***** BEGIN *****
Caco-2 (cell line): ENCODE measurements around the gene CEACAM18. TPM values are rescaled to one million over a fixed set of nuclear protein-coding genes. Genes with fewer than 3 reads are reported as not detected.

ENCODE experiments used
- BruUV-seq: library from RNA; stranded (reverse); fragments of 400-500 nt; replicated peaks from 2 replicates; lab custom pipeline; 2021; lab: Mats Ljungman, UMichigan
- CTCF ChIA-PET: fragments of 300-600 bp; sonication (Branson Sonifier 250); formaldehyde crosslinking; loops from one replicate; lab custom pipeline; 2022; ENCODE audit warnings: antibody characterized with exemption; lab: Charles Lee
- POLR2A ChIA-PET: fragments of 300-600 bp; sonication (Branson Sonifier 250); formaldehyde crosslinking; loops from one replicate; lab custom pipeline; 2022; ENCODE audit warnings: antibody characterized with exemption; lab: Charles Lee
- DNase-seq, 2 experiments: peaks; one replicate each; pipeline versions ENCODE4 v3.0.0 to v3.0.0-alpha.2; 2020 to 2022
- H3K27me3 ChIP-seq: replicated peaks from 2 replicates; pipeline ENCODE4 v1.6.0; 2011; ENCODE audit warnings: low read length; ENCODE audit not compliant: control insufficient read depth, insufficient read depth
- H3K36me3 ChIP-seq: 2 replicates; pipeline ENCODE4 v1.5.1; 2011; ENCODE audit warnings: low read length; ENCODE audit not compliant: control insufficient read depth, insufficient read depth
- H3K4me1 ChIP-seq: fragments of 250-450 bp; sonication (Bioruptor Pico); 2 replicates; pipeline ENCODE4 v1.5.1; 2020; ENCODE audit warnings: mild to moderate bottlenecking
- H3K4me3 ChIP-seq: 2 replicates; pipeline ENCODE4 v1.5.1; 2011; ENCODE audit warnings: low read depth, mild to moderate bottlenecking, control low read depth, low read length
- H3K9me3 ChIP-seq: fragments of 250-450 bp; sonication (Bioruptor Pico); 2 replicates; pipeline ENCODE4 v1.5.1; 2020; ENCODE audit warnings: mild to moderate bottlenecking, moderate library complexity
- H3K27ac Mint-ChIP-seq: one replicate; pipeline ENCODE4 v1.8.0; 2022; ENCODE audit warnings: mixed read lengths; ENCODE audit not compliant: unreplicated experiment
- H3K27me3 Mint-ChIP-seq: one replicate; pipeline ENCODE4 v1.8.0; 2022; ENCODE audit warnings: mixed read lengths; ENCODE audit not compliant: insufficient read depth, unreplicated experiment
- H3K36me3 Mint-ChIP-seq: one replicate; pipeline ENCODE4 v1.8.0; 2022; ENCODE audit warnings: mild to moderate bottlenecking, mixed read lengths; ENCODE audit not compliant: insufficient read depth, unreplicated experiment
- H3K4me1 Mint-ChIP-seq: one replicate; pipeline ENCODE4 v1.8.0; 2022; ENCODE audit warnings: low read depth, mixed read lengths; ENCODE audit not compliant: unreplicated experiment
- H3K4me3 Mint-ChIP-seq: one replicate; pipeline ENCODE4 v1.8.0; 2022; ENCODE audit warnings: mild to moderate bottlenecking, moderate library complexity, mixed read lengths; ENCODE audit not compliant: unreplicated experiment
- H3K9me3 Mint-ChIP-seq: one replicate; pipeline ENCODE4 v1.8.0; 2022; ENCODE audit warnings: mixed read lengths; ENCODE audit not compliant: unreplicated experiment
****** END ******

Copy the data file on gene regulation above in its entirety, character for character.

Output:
Caco-2 (cell line): ENCODE measurements around the gene CEACAM18. TPM values are rescaled to one million over a fixed set of nuclear protein-coding genes. Genes with fewer than 3 reads are reported as not detected.

ENCODE experiments used
- BruUV-seq: library from RNA; stranded (reverse); fragments of 400-500 nt; replicated peaks from 2 replicates; lab custom pipeline; 2021; lab: Mats Ljungman, UMichigan
- CTCF ChIA-PET: fragments of 300-600 bp; sonication (Branson Sonifier 250); formaldehyde crosslinking; loops from one replicate; lab custom pipeline; 2022; ENCODE audit warnings: antibody characterized with exemption; lab: Charles Lee
- POLR2A ChIA-PET: fragments of 300-600 bp; sonication (Branson Sonifier 250); formaldehyde crosslinking; loops from one replicate; lab custom pipeline; 2022; ENCODE audit warnings: antibody characterized with exemption; lab: Charles Lee
- DNase-seq, 2 experiments: peaks; one replicate each; pipeline versions ENCODE4 v3.0.0 to v3.0.0-alpha.2; 2020 to 2022
- H3K27me3 ChIP-seq: replicated peaks from 2 replicates; pipeline ENCODE4 v1.6.0; 2011; ENCODE audit warnings: low read length; ENCODE audit not compliant: control insufficient read depth, insufficient read depth
- H3K36me3 ChIP-seq: 2 replicates; pipeline ENCODE4 v1.5.1; 2011; ENCODE audit warnings: low read length; ENCODE audit not compliant: control insufficient read depth, insufficient read depth
- H3K4me1 ChIP-seq: fragments of 250-450 bp; sonication (Bioruptor Pico); 2 replicates; pipeline ENCODE4 v1.5.1; 2020; ENCODE audit warnings: mild to moderate bottlenecking
- H3K4me3 ChIP-seq: 2 replicates; pipeline ENCODE4 v1.5.1; 2011; ENCODE audit warnings: low read depth, mild to moderate bottlenecking, control low read depth, low read length
- H3K9me3 ChIP-seq: fragments of 250-450 bp; sonication (Bioruptor Pico); 2 replicates; pipeline ENCODE4 v1.5.1; 2020; ENCODE audit warnings: mild to moderate bottlenecking, moderate library complexity
- H3K27ac Mint-ChIP-seq: one replicate; pipeline ENCODE4 v1.8.0; 2022; ENCODE audit warnings: mixed read lengths; ENCODE audit not compliant: unreplicated experiment
- H3K27me3 Mint-ChIP-seq: one replicate; pipeline ENCODE4 v1.8.0; 2022; ENCODE audit warnings: mixed read lengths; ENCODE audit not compliant: insufficient read depth, unreplicated experiment
- H3K36me3 Mint-ChIP-seq: one replicate; pipeline ENCODE4 v1.8.0; 2022; ENCODE audit warnings: mild to moderate bottlenecking, mixed read lengths; ENCODE audit not compliant: insufficient read depth, unreplicated experiment
- H3K4me1 Mint-ChIP-seq: one replicate; pipeline ENCODE4 v1.8.0; 2022; ENCODE audit warnings: low read depth, mixed read lengths; ENCODE audit not compliant: unreplicated experiment
- H3K4me3 Mint-ChIP-seq: one replicate; pipeline ENCODE4 v1.8.0; 2022; ENCODE audit warnings: mild to moderate bottlenecking, moderate library complexity, mixed read lengths; ENCODE audit not compliant: unreplicated experiment
- H3K9me3 Mint-ChIP-seq: one replicate; pipeline ENCODE4 v1.8.0; 2022; ENCODE audit warnings: mixed read lengths; ENCODE audit not compliant: unreplicated experiment